Antimicrobial Resistance Action Plan Improves Quality Of Clinical Labs

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Viet Nam News

HCM CITY — The global medical technology company, BD (Becton, Dickinson and Company) aims to improve clinical laboratory quality as a part of its five-year Antimicrobial Resistance Action Plan for Việt Nam.

The plan consists of training and certification programmes that focus on introducing best practices in laboratory management. One programme under development is the BD Antimicrobial Resistance (AMR) Lab Quality Scorecard.

Gary Cohen, executive vice president for Global Health at BD and president of the BD Foundation, emphasised the pressing need for industrial collaboration to combat the rising threat of AMR.

“Awareness of AMR is still too low and those who understand the gravity of the threat feel powerless to do anything about it. The only way to overcome the threat of AMR is for everyone – policymakers, health officials, administrators, clinicians, professional societies, patients and family members – to adopt best practices for infection prevention and treatment.”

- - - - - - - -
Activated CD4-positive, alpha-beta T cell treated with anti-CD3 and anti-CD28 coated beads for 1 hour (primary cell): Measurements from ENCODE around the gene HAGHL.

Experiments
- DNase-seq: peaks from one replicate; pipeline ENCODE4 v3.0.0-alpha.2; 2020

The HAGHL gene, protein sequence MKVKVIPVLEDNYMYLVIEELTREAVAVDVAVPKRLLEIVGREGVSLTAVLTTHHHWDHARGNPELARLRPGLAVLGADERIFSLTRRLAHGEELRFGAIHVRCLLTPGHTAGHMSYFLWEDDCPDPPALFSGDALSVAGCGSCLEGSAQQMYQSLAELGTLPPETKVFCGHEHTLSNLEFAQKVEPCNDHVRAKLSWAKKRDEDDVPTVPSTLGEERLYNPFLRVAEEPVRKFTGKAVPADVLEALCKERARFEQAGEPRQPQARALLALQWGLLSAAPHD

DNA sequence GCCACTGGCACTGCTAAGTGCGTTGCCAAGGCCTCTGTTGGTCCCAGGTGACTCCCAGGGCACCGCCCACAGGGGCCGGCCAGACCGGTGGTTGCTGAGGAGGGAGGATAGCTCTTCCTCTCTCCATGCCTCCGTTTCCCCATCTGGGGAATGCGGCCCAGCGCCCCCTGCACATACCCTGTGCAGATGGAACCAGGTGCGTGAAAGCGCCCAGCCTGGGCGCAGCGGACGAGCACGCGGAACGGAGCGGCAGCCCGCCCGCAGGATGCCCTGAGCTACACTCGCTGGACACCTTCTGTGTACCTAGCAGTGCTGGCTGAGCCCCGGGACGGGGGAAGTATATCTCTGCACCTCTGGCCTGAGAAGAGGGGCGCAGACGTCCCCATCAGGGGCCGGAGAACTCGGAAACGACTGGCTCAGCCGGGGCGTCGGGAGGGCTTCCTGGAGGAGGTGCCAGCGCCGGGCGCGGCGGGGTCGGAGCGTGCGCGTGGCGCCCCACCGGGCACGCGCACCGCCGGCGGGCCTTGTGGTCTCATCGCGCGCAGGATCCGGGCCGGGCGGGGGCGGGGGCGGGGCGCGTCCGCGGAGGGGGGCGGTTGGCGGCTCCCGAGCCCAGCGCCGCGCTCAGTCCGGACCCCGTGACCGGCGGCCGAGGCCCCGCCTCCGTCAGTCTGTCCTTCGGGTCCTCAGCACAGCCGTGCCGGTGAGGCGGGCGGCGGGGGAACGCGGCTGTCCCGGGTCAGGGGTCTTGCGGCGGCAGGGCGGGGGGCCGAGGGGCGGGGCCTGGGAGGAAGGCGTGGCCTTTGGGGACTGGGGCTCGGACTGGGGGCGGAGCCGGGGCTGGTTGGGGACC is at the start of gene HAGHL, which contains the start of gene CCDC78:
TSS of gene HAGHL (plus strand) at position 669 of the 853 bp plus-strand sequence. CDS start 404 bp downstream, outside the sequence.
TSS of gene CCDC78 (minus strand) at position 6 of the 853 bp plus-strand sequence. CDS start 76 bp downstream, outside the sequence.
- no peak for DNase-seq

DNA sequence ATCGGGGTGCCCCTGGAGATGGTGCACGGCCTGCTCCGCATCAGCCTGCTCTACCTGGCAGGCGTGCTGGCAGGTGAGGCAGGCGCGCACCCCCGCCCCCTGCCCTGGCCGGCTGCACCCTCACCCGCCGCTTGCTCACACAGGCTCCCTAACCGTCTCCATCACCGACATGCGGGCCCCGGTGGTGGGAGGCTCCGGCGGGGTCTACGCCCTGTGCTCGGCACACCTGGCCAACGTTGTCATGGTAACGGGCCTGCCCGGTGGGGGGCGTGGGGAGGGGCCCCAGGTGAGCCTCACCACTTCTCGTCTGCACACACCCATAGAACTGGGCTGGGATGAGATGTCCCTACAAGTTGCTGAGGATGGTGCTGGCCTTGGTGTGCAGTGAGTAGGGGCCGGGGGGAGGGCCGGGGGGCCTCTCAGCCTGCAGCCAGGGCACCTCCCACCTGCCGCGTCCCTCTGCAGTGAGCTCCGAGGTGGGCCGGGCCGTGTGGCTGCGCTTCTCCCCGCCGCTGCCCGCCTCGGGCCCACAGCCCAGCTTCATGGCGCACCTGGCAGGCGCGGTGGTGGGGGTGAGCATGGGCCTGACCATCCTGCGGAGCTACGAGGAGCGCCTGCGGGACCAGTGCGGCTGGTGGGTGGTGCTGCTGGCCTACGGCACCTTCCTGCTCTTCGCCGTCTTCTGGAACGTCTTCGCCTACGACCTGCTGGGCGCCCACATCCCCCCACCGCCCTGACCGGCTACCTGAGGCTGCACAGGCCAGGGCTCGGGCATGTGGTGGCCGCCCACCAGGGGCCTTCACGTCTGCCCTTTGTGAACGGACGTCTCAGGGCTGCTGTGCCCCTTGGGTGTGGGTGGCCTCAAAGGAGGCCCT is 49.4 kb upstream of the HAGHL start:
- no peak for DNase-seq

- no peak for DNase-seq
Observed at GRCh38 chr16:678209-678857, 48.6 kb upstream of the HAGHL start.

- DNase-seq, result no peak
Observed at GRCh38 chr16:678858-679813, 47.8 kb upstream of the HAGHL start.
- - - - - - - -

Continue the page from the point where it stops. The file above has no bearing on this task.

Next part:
Developed by BD in partnership with the NGO Foundation for Innovative New Diagnostics, the BD AMR Lab Quality Scorecard assesses lab preparedness for diagnostic stewardship.

Aligning with the national assessment checklist guidelines issued in June 2017 from Việt Nam’s Ministry of Health, the scorecard will allow laboratories to assess their lab procedures over a five-point rating scale.

The rating will enable them to identify gaps in technical procedures and quality systems, allowing the labs to enhance their operational procedures. Việt Nam will be the first Southeast Asia market in which the scorecard will be piloted.

Based on present trends, AMR is estimated to cause 10 million deaths annually by 2050, accompanied by US$100 trillion in lost global economic productivity, according to the National Library of Medicine at the US National Institutes of Health.

According to the Ministry of Health, it is estimated that up to 63 percent of patients admitted to intensive care units are colonised with a resistant organism, making it much more challenging and costly to treat them.

In hospitals the use of antibiotics is significantly higher in Việt Nam averaging at 274.7 defined daily doses (DDD) per 100 beds, compared to the Netherlands which reported use of 58.1 DDD per 100 beds. — VNS